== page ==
The Maneater

Upcoming fiscal year to handle $49 million gap in budget

In an attempt to increase enrollment, MU’s administrative team focused on direct impact on students when deciding which programs to cut and which to invest in.

Chancellor Alexander Cartwright, Vice Chancellor for Finance Rhonda Gibler and Interim Provost Jim Spain presented MU’s 2018-19 fiscal year budget, which has a gap of $49 million, on Wednesday.

To accommodate the decrease in funds, the university is eliminating 185 positions, 30 of which are considered layoffs. The other 155 only affect staff members, who serve a broad range of duties throughout the university, as opposed to faculty members, who are under tenure and typically have advanced degrees in their field. These positions consist mostly of positions that had people leave or retire. The university will simply not hire replacements in the next fiscal year, Liz McCune with the MU News Bureau said.

Gibler said that any person being laid off was assisted in the transition and given enough notice and time to make adjustments.

The elimination will result in total savings of approximately $11 million, according to a press release from the news bureau.

Cartwright said that while freshman enrollment is up from last year, 14 percent as of June, the university is still in a downward tick in enrollment. He said that there’s a significant difference in the number of students graduating than the ones coming in. With that, MU is acquiring less money from tuition and other revenue sources.

“When you talk about our general operations budget, that’s largely tuition...the two big dynamics are what happens with our state appropriations and what happens with our enrollment and our tuition rate,” Gibler said. “The biggest adjustment in this from a revenue perspective is that we expect the total enrollment at Mizzou to be less than the current year.”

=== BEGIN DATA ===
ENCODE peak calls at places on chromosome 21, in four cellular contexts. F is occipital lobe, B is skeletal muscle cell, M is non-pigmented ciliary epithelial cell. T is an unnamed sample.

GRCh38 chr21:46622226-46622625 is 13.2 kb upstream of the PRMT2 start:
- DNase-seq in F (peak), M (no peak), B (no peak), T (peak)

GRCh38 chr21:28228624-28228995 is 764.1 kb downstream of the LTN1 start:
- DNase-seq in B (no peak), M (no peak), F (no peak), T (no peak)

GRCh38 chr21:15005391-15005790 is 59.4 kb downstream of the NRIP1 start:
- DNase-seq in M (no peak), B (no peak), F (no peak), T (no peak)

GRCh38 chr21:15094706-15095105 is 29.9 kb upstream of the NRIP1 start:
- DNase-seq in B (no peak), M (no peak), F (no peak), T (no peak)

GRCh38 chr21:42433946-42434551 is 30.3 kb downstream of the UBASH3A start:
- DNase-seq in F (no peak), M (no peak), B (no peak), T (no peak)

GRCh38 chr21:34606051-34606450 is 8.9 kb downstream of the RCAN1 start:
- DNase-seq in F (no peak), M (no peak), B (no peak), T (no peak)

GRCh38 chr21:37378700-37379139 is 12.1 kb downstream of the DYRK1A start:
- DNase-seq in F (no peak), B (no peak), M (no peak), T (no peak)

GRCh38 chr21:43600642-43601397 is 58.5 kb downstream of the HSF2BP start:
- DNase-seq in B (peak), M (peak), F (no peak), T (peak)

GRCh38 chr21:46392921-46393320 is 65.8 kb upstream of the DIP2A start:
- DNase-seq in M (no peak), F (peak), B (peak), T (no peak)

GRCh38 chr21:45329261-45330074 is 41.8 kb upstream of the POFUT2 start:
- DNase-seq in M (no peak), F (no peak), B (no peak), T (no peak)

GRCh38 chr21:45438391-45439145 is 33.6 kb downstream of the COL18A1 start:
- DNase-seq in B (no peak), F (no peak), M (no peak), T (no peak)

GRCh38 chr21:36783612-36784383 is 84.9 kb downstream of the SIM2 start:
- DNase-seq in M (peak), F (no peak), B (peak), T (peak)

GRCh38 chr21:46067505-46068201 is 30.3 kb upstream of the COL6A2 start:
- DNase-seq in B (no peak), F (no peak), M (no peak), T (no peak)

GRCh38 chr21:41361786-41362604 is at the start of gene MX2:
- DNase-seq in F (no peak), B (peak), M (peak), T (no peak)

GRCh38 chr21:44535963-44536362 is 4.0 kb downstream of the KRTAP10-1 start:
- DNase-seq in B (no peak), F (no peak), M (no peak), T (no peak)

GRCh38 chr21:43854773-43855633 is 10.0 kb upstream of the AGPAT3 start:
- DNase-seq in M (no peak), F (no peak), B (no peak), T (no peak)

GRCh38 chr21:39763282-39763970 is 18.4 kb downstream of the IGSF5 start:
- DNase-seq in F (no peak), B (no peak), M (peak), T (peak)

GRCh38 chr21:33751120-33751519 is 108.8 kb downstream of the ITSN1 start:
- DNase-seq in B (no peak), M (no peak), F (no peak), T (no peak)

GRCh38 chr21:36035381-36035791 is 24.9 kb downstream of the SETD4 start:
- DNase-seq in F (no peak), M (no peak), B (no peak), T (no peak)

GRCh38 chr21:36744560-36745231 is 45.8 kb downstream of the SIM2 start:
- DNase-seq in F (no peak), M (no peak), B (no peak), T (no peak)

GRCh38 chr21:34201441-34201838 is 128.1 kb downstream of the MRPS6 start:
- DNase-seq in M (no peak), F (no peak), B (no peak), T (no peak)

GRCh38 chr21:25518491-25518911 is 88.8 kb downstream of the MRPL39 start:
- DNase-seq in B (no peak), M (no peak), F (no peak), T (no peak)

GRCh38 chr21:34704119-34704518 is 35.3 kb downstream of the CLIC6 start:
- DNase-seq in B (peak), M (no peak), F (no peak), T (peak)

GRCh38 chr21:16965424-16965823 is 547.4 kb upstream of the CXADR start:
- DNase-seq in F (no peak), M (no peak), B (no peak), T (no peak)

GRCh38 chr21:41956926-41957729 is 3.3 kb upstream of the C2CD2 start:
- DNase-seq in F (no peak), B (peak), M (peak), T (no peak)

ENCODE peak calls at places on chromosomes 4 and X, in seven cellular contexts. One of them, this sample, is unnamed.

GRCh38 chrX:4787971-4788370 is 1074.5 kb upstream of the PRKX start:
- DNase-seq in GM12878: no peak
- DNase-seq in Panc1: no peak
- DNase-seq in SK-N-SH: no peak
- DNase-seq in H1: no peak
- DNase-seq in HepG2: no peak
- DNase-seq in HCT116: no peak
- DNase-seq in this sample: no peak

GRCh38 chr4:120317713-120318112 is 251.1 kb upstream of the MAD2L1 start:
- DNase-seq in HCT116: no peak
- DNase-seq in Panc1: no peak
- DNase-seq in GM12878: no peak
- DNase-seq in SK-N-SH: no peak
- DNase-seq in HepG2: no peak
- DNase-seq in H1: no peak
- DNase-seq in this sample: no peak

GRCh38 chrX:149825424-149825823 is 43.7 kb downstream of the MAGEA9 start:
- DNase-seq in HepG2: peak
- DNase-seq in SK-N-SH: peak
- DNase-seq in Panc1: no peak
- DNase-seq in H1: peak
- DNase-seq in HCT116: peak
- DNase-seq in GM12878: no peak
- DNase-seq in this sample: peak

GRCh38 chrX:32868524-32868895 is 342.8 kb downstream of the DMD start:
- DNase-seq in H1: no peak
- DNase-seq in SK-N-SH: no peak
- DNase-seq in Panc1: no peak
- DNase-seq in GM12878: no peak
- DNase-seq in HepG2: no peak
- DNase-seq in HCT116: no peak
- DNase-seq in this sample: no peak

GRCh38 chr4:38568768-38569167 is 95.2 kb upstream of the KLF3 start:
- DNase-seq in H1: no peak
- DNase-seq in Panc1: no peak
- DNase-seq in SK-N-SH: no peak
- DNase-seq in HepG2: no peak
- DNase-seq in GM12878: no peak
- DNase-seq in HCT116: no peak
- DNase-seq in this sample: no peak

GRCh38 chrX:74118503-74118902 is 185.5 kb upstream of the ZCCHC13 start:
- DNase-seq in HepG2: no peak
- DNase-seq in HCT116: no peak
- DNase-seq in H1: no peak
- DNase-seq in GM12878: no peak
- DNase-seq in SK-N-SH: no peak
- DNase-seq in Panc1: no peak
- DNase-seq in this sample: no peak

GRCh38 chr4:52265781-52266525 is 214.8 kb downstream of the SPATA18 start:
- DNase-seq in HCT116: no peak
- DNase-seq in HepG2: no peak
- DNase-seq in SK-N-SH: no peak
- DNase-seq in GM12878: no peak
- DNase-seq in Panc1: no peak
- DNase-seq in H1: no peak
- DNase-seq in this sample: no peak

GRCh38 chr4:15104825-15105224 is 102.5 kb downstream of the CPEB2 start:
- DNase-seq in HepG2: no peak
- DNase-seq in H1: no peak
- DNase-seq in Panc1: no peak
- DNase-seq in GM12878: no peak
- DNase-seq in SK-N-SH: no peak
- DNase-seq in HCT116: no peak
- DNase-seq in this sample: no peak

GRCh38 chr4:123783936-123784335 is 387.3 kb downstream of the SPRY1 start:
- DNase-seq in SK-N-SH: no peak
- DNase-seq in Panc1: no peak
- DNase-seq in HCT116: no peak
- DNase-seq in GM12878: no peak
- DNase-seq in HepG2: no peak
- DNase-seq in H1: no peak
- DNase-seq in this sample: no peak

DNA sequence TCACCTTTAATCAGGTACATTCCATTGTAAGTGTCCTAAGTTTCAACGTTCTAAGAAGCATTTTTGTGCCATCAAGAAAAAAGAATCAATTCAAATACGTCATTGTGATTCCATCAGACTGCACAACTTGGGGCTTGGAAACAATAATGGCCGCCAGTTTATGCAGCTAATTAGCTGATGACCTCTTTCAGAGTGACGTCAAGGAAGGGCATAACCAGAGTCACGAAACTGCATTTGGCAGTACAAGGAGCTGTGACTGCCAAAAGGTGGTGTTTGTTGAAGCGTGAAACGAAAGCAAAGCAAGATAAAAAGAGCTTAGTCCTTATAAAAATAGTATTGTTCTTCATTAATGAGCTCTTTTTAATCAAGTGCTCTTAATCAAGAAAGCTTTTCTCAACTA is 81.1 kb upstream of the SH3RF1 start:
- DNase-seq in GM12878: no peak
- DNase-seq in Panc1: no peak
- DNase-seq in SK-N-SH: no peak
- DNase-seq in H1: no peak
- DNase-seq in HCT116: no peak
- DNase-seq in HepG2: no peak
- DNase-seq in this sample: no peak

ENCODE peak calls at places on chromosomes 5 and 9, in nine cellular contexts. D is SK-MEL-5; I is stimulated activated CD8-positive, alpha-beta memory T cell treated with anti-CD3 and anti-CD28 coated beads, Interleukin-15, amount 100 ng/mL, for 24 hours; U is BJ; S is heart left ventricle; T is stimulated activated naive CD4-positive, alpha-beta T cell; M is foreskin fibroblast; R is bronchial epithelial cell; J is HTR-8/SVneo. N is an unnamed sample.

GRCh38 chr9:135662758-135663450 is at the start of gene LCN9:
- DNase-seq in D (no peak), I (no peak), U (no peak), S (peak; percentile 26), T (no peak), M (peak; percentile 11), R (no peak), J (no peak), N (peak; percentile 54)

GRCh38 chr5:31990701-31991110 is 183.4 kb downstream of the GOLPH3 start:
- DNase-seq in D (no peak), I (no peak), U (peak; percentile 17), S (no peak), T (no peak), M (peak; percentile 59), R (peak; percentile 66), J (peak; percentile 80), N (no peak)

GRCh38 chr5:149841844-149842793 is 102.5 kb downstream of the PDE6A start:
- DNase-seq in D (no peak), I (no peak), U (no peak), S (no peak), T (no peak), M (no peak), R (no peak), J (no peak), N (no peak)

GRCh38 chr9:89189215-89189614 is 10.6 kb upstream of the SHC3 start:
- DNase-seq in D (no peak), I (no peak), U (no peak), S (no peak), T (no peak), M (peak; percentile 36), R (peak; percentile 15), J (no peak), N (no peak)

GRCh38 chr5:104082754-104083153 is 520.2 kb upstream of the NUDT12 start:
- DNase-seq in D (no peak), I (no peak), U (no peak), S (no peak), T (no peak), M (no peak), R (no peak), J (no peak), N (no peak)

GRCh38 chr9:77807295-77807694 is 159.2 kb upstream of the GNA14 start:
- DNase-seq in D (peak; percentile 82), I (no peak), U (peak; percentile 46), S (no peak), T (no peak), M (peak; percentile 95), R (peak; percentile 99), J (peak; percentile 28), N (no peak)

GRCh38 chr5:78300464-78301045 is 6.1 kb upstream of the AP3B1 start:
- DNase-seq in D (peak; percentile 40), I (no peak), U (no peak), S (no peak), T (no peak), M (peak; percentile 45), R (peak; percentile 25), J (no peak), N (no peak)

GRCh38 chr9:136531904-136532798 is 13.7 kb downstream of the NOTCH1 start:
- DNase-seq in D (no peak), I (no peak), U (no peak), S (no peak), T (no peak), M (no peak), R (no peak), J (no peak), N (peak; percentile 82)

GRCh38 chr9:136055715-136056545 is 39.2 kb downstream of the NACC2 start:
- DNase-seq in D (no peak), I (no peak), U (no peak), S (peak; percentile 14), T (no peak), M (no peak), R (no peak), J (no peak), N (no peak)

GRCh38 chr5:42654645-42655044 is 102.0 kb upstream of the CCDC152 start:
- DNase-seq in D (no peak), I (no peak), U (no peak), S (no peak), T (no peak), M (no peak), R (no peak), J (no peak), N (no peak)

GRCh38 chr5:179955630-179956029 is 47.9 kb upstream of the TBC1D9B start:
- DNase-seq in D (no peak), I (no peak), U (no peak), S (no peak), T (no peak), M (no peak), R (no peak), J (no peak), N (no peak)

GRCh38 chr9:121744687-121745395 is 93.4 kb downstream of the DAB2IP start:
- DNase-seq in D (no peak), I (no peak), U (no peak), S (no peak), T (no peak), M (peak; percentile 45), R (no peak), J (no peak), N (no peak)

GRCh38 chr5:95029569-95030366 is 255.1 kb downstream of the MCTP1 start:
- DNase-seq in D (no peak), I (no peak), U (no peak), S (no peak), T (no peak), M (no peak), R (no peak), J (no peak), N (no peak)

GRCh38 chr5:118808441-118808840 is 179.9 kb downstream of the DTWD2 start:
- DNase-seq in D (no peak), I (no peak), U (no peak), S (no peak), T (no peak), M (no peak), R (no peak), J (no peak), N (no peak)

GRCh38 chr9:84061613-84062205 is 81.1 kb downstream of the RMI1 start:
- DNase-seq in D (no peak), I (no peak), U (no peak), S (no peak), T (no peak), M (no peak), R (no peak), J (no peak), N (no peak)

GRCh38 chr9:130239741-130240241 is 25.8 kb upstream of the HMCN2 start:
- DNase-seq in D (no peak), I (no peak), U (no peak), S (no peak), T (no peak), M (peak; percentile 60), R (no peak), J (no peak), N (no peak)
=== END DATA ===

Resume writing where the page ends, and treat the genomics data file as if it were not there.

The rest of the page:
The university also eliminated courses with low enrollment and reduced emphasis areas for academic programs to make up for this loss.

The $49 million budget gap requires other reductions of up to 12 percent in some units. The administration reviewed budget scenarios put forth earlier this year and then, with that information, decided on where to cut funds.

As for how they decided on which ones, Cartwright said the administrative team focused on areas of the university that they believed wouldn’t have a direct impact on students.

“We chose what we had to to protect [the university’s] core,” Cartwright said. “How do we provide the services that is needed for our students? The libraries aren’t cut because they’re critical. We made decisions like those. We have services that students need first and foremost. Those are where our priorities are.”

In addition, MU is making some investments across the university to hopefully garner higher enrollment.

For example, the university will be providing “merit-based” raises to staff and faculty as an investment. Because these raises are given on merit, the administration believes it will help foster an environment of better work.

Gibler said the university was adding about $6.2 million toward these raises.

The university has also placed more than $100 million toward scholarships and graduate student support. This is an increase of more than $8 million from last year’s fiscal budget.

MU recently introduced the Missouri Land Grant Compact, which will cover tuition and fees for Pell-eligible Missouri residents.

Cartwright said getting enrollment numbers back has no one simple fix and it can take up to three years of continuous work before there is any major difference. He also said scholarships like the Missouri Land Grant Compact have impacted some people’s choice in MU and the university seeing higher overall enrollment.

“I can say, anecdotally, that there has been a lot of interest in the Land Grant,” he said. “That I can confirm.”

Edited by Caitlyn Rosen | crosen@themaneater.com

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